A second object of the invention is to provide an electronic map application system, including map features and attributes of features, where the features and attributes of the map proximate to the location of the GPS Smart Antenna, or to another selected location are displayed to a user. The electronic map application program is stored in the memory cartridge.

A third object of the invention is to provide an Personal Digital Location Assistant apparatus that includes a Personal digital computing device (PDA), a memory storage device built into the PDA, and a GPS Smart Antenna. The PDA provides a visual display, an optional speaker, one or more keys or touchscreen user entry devices, an interconnection to the GPS Smart Antenna, and an internal source of power. The GPS Smart Antenna receives GPS satellite signals and provides GPS location the PDA.

A fourth object of the invention is to provide an electronic map system including map features and attributes of features, where the features and attributes of the map proximate to the location of the GPS Smart Antenna, or to another selected location are displayed to a user. The electronic map application program is stored in the memory storage device. A connection on the PDA enables a user to re-program the application in the memory storage device.

A fifth object of the invention is to provide a GPS Smart Antenna having an internal battery as a source of power and an external power connector. A power supply in the GPS Smart Antenna automatically uses power from the external power connector when an external source of power is sensed, and automatically turns internal power off after a selected elapsed time or when commanded from the PDA.

A sixth object of the invention is to provide a DGPS Smart Antenna having the capability of receiving DGPS error correction information from a DGPS receiver and receiving control information from the PDA through a serial input device having only a single input.

These and other objects, features, and advantages of the invention are set forth or implicit in the following drawings and detailed description.

BRIEF DESCRIPTION OF THE FIGURES

FIG. 1 illustrates a satellite-based GPS location determination system according to the invention.

FIG. 2 illustrates a block diagram of an embodiment of a Personal Digital Location Assistant including a PDA, a memory cartridge, and a GPS Smart Antenna according to the invention.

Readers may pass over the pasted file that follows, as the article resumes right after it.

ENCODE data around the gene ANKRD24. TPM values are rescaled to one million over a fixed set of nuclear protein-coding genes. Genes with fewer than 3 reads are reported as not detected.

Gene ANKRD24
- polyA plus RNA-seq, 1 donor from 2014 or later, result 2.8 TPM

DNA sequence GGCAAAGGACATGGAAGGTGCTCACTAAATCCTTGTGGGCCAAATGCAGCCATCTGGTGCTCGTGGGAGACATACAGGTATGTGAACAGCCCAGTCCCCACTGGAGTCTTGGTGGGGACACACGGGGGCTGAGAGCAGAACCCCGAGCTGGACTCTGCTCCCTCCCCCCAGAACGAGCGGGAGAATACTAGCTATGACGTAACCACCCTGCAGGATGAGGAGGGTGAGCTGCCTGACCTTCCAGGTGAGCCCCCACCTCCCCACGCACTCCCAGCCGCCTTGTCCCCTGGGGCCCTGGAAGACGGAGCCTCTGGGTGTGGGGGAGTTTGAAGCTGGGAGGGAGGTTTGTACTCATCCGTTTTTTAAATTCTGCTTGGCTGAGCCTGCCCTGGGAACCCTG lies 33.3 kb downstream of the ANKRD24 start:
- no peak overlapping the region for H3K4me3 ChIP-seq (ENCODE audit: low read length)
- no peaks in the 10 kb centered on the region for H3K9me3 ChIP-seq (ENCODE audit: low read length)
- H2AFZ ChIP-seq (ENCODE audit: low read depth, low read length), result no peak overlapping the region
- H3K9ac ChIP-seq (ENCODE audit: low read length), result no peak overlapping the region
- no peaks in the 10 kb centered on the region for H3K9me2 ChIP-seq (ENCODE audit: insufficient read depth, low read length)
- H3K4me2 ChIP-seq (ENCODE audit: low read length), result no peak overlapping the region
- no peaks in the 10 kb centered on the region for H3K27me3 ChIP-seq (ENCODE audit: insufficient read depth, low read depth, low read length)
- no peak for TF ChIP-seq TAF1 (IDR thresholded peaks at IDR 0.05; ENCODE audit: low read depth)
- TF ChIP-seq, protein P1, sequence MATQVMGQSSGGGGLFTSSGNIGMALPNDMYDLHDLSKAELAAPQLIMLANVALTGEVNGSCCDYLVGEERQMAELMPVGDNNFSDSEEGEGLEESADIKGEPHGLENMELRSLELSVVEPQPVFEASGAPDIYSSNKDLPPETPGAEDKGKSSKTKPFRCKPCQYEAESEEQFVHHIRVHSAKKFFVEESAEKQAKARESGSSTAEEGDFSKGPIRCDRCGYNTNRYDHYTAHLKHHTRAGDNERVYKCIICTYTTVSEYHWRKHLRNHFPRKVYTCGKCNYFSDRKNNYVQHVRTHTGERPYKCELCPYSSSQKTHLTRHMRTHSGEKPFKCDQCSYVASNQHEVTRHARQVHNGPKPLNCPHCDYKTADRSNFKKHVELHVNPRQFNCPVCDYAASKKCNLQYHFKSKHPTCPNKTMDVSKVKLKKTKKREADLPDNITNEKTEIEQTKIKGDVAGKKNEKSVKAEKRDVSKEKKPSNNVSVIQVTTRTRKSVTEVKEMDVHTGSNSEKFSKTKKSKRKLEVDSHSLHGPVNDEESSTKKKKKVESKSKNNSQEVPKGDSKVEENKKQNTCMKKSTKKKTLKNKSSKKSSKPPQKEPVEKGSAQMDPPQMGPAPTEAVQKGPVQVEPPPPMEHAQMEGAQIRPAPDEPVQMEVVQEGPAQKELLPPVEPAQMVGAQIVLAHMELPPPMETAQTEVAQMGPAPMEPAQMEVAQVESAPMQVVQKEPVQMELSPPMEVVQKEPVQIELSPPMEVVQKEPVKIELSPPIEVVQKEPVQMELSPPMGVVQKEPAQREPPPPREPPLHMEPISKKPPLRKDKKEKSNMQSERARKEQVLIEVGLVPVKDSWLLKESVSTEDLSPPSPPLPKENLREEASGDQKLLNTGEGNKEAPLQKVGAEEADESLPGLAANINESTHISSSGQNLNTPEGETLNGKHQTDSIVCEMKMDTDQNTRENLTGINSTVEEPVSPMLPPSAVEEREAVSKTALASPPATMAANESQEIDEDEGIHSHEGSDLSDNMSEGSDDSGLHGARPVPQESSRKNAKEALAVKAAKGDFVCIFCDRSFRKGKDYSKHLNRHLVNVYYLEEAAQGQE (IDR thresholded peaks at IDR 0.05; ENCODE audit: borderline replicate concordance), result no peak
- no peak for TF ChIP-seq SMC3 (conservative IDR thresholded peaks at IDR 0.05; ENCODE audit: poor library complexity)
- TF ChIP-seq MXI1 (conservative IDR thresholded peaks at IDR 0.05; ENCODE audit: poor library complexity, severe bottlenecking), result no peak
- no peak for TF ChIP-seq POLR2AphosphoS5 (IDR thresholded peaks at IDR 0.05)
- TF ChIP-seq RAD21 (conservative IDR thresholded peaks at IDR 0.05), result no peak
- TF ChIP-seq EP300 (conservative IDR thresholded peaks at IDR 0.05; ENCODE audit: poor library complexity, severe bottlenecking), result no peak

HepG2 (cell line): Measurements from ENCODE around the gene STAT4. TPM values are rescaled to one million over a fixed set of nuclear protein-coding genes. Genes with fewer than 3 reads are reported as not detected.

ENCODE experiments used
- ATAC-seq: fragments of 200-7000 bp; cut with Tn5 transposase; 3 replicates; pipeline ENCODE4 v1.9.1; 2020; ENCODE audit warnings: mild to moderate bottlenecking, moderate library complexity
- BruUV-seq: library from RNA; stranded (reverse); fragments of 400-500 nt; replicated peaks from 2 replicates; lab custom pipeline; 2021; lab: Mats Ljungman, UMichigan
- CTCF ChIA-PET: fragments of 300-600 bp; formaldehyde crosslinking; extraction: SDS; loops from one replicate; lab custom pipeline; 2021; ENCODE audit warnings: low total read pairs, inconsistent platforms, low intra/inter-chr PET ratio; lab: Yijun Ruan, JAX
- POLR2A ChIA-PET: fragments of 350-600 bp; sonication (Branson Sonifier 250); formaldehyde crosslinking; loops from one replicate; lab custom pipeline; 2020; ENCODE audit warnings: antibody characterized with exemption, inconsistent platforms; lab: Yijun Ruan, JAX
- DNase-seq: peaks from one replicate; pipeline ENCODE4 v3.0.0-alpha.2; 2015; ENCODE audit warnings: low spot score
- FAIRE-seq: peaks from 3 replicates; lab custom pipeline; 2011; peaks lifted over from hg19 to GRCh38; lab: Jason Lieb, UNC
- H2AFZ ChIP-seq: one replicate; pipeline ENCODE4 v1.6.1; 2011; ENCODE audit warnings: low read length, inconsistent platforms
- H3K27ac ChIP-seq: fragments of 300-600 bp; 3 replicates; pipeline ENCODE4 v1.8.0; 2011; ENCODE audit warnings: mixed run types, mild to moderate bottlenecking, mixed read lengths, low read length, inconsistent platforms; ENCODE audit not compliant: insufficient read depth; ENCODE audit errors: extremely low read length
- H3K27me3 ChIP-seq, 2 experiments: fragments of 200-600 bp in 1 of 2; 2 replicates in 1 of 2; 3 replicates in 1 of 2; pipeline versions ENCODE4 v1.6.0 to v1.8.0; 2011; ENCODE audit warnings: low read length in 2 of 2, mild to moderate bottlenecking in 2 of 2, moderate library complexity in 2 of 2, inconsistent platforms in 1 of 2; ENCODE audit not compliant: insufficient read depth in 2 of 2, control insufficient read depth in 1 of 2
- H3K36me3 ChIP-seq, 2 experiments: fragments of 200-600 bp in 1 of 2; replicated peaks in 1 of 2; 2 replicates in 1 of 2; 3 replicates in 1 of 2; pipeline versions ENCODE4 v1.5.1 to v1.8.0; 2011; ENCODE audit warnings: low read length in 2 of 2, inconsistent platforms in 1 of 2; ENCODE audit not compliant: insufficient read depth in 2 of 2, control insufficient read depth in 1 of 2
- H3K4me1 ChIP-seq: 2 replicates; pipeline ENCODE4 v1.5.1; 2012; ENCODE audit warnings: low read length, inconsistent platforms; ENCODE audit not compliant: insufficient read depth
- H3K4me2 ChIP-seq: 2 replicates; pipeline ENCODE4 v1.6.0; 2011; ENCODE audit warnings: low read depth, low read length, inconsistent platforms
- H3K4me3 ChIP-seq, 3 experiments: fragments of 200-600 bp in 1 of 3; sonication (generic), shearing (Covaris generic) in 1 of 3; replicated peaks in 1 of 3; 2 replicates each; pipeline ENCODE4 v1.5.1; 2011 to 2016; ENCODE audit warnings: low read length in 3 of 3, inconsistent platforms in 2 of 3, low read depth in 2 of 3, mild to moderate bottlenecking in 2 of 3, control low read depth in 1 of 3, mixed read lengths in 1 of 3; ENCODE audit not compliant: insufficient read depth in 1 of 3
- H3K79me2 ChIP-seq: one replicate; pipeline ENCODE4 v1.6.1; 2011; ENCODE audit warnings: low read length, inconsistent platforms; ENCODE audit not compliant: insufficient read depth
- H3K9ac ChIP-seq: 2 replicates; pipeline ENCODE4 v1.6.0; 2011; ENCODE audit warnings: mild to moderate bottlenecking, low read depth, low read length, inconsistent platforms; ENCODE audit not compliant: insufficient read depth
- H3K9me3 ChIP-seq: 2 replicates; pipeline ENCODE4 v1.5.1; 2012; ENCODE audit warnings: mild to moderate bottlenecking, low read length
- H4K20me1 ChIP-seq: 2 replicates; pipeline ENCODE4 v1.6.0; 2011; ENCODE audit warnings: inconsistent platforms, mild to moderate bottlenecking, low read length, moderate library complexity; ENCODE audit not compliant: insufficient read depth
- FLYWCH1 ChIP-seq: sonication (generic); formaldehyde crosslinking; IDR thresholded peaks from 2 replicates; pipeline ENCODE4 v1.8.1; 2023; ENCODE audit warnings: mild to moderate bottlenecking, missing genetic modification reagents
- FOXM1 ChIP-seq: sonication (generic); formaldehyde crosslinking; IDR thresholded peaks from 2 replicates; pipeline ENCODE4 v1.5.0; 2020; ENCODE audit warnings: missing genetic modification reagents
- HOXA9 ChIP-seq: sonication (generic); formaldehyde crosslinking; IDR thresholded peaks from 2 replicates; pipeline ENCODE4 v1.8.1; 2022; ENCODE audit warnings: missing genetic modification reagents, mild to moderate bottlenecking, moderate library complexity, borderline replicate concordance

FIG. 3 illustrates an appearance of an embodiment of an aviation map on a display of a Personal Digital Location Assistant according to the invention.

FIG. 4 illustrates a block diagram of an embodiment of a Personal Digital Location Assistant including a PDA, a memory storage device included in the PDA, and a GPS Smart Antenna according to the invention.

DETAILED DESCRIPTION OF THE INVENTION

FIG. 1 illustrates a satellite location determination system using Global Positioning System (GPS) satellite signal transmitters 10. Each GPS satellite signal transmitter 10 transmits a spread spectrum L1 carrier signal having a frequency=1575.42 MHz. The L1 signal from each satellite signal transmitter 10 is binary phase shift key (BPSK) modulated by a Coarse/Acquisition (C/A) pseudo-random noise (PRN) code having a clock or chip rate of f0=1.023 MHz. Location information is transmitted at a rate of 50 baud. The PRN codes allow use of a plurality of GPS satellite signal transmitters 10 for determining an observer's position and for providing location information. A signal transmitted by a particular GPS satellite is selected by generating and correlating the PRN code for that particular satellite signal transmitter 10 with a GPS signal received from that satellite. All C/A PRN codes used for GPS satellite signals are known and are stored and/or generated in a GPS receiver. A bit stream from the GPS satellite signal transmitter 10 includes an ephemeris location of the GPS satellite signal transmitter 10, an almanac location for all GPS satellites, and correction parameters for ionospheric signal propagation delay, and clock time of the GPS satellite signal transmitter. Accepted methods for generating the C/A-code are set forth in the document GPS Interface Control Document ICD-GPS-200, published by Rockwell International Corporation, Satellite Systems Division, Revision A, 26 Sep. 1984, which is incorporated by reference herein.

FIG. 2 illustrates a block diagram of an embodiment of the invention, including a Personal Digital Assistant (PDA) 30, a memory cartridge 60, and a GPS Smart Antenna 20. The PDA 30 has a processing system 40 which is capable of running applications written in general purpose, high level languages such as C. A software application written in a high level language can normally be ported to run in the PDA processing system 40. The engineering time to port a software application is significantly less than the engineering time to re-write the application. A second distinguishing feature is that the PDA 30 is capable of running standard operating systems such as DOS, Windows, Geoworks, and Macintosh. Some PDAs can use DOS, Windows and Geoworks, but not Macintosh, and some PDAs can use Macintosh, but not DOS, Windows, or Geoworks. DOS, Windows, Geoworks, and the Macintosh operating system each allow the PDA 30 to run an immense existing library of applications.